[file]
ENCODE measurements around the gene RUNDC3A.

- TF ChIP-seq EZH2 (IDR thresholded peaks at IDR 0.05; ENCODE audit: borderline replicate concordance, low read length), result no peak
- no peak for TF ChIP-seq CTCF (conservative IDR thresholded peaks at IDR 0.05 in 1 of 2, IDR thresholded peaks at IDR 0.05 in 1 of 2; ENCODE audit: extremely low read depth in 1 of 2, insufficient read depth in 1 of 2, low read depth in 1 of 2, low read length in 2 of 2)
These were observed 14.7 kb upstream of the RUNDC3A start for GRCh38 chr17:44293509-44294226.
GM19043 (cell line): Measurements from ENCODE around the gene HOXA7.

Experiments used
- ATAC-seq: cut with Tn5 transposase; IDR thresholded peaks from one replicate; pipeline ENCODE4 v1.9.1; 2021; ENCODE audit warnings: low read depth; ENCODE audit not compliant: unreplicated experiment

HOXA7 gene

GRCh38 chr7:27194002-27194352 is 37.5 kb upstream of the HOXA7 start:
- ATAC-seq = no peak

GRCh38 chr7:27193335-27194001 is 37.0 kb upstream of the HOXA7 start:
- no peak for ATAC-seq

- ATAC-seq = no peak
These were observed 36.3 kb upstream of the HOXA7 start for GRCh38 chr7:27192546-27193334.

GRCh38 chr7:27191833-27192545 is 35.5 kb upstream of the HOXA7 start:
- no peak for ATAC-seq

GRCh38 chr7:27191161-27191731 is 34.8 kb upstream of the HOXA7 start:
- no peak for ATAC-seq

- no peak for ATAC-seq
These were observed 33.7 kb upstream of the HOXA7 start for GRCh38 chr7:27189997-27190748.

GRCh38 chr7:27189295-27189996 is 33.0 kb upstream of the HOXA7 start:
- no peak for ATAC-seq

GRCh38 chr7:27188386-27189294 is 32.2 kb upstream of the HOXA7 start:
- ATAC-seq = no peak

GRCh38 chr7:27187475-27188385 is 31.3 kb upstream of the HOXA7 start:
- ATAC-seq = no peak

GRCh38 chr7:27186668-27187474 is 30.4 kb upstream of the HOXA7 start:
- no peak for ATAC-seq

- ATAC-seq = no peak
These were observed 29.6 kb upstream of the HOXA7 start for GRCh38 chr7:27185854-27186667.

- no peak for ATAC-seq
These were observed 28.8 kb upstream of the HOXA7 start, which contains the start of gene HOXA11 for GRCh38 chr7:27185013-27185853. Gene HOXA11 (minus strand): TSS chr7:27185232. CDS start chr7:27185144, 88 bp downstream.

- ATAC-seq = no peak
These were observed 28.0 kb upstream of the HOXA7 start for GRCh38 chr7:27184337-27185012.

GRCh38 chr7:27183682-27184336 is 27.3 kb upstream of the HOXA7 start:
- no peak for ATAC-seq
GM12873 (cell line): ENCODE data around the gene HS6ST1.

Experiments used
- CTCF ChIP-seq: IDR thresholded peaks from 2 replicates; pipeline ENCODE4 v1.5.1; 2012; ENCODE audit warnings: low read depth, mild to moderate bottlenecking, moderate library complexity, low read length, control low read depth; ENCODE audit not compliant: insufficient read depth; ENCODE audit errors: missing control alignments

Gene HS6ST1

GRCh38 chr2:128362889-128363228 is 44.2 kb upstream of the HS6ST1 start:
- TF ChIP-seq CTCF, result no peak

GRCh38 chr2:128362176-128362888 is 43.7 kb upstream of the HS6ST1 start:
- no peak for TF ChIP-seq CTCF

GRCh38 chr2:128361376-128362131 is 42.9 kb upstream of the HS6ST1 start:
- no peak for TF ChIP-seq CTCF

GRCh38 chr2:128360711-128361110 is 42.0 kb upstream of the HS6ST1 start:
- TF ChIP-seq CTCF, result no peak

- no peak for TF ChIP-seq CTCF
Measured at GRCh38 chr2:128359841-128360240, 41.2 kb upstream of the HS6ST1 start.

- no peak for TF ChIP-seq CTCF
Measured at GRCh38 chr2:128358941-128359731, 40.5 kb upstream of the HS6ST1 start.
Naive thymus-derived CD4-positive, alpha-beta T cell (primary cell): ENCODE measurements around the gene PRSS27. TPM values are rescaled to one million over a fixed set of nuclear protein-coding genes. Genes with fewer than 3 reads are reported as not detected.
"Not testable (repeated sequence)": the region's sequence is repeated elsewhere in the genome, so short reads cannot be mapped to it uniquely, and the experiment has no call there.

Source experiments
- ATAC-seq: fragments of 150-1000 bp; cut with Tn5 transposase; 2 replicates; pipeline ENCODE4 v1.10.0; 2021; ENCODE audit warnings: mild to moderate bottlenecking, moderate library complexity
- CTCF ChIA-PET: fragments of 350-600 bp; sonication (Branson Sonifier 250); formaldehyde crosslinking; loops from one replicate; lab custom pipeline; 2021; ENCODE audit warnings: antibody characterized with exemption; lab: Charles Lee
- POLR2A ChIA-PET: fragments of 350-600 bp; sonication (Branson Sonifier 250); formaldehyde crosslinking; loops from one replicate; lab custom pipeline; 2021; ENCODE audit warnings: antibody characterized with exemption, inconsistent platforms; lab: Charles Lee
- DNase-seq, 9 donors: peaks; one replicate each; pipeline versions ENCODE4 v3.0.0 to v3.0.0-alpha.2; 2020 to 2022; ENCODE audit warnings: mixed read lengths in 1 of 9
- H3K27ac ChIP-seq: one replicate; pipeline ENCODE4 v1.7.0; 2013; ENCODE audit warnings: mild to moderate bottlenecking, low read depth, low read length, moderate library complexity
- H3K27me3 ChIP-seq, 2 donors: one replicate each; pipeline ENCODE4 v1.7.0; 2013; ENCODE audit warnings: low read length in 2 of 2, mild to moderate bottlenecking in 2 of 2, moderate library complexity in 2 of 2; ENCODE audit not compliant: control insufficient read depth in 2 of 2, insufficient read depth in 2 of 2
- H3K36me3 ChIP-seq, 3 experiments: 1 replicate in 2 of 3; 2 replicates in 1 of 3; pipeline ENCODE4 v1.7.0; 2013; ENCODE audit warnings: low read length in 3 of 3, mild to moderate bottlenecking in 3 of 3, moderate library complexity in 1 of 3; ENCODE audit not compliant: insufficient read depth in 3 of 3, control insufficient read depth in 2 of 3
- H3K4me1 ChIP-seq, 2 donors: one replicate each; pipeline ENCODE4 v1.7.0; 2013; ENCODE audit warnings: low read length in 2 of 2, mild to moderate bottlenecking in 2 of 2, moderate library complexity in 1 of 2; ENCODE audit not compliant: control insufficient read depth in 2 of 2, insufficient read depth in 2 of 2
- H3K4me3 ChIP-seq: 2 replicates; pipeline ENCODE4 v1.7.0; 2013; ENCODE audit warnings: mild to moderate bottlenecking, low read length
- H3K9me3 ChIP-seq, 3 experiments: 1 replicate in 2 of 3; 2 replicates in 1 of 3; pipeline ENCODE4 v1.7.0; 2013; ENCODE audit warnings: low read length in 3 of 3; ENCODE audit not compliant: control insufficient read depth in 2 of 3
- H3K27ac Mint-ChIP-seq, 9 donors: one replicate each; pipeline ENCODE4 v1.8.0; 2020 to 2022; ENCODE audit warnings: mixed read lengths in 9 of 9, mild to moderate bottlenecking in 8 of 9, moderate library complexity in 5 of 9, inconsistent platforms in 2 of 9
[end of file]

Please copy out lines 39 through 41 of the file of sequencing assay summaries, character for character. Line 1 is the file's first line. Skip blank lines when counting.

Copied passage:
- CTCF ChIP-seq: IDR thresholded peaks from 2 replicates; pipeline ENCODE4 v1.5.1; 2012; ENCODE audit warnings: low read depth, mild to moderate bottlenecking, moderate library complexity, low read length, control low read depth; ENCODE audit not compliant: insufficient read depth; ENCODE audit errors: missing control alignments

Gene HS6ST1

GRCh38 chr2:128362889-128363228 is 44.2 kb upstream of the HS6ST1 start: